May 20, 2014 | Issue Brief on International Conflicts
As Russia continues to occupy Crimea and back political instability in eastern Ukraine, there are some NATO members that continue to provide Russia with military support. Spain allows the Russian navy use of its ports, and France is selling two amphibious assault ships to Russia.
This behavior is unbecoming of 21st-century NATO allies. The U.S. should work with likeminded NATO partners to apply pressure on France and Spain to end their military assistance to Russia.
Although the secretary general of NATO described the crisis in Ukraine and Russian aggression as the biggest threat to Europe since the end of the Cold War, Europe has been divided on its response. Some countries, such as Germany and Italy, have strong economic ties to Russia. Other European nations are dependent for 100 percent of their natural gas and oil requirements on the Russian Federation.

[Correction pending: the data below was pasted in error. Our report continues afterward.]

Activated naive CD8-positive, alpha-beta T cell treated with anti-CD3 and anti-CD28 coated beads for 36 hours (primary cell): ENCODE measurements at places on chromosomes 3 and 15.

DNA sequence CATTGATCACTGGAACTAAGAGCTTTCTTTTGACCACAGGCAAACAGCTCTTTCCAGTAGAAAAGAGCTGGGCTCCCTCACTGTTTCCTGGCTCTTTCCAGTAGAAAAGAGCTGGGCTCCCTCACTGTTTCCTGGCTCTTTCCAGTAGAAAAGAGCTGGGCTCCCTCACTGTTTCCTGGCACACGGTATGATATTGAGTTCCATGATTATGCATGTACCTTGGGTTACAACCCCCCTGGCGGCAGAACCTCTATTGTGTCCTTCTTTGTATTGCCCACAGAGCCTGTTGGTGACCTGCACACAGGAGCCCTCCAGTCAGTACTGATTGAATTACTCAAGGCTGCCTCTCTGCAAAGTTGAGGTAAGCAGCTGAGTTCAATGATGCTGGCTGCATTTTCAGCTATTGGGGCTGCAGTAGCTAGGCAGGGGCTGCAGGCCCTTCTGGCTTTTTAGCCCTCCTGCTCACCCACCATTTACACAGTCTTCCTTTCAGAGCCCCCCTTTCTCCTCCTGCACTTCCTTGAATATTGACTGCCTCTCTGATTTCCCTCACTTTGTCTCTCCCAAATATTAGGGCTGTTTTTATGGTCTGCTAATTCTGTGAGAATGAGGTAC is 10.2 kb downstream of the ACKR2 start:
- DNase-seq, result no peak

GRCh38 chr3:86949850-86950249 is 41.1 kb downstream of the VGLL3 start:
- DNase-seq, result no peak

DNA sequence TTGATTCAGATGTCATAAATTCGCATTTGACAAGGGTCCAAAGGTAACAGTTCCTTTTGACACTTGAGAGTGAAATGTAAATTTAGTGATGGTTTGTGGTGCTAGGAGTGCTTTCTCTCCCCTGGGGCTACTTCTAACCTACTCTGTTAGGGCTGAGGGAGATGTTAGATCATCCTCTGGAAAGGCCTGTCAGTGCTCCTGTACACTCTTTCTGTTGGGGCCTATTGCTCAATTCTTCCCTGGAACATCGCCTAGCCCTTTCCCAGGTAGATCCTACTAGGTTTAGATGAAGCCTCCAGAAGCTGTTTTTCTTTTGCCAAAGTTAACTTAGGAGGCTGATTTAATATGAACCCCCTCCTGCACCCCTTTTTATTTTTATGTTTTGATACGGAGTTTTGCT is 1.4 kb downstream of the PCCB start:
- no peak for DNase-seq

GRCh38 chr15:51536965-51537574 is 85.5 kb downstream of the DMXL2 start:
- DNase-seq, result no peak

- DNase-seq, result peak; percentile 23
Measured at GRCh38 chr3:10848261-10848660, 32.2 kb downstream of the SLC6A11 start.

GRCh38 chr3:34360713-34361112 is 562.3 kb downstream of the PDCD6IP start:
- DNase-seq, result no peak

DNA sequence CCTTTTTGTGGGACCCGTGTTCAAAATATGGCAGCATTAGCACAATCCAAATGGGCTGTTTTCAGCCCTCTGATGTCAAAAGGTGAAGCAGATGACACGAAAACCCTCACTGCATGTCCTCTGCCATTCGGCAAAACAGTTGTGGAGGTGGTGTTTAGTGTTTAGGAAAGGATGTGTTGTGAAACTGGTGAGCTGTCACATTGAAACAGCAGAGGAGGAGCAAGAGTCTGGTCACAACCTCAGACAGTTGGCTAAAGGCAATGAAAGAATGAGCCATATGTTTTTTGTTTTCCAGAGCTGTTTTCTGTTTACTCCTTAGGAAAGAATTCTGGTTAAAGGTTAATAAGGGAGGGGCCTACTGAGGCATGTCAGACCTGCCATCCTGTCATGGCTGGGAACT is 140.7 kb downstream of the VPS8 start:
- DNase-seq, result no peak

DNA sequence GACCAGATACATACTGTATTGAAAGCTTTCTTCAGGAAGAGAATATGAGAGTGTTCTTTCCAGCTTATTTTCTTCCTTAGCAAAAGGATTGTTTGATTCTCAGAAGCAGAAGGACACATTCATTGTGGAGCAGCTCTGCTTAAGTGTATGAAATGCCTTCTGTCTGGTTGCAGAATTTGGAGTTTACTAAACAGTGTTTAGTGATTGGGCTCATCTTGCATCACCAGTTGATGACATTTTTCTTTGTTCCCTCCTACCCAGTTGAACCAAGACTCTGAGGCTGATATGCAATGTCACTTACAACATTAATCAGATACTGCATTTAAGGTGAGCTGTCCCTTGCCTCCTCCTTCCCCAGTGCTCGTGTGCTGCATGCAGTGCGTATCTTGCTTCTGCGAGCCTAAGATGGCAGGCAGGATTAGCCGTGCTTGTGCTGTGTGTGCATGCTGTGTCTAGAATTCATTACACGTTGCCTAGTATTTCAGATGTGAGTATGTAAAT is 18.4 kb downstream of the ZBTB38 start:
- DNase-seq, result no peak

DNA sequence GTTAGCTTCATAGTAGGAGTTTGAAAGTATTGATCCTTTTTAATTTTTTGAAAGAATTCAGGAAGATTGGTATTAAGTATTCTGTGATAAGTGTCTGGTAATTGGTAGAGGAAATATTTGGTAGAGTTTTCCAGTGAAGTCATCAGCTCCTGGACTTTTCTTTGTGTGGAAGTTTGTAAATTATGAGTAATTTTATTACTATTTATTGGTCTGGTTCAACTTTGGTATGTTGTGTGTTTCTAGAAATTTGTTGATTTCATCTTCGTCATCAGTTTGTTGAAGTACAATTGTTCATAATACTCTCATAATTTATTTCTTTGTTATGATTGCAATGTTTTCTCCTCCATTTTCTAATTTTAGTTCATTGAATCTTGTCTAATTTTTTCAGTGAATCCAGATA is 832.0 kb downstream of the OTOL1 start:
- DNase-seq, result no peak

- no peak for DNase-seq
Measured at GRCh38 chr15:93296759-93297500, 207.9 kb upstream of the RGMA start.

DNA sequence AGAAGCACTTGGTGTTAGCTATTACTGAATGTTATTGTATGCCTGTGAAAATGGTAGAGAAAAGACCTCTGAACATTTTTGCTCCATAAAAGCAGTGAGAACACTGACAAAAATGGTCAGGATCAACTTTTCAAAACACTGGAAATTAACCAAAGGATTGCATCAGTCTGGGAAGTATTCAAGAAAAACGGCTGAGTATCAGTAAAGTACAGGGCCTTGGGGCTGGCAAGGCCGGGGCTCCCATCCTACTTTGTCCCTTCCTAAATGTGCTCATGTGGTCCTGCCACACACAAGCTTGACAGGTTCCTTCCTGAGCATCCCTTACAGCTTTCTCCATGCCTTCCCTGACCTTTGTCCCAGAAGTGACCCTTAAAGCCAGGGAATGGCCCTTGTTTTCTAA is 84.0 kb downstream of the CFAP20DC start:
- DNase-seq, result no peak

These complex economic relationships do not justify Europe’s unwillingness to enact meaningful sanctions on Russia, but they certainly make it understandably more difficult. However, there is no excuse for the support given by Spain and France to the Russian navy.
Spain possesses two sovereign enclaves called Ceuta and Melilla that border Morocco. They are both sizable cities, with populations of 73,000 and 79,000, respectively. They are legally part of Spain, and they are the only two European Union (EU) cities located in mainland Africa. They are also part of the Schengen Agreement and the eurozone. The Russian navy has been using their port facilities for years.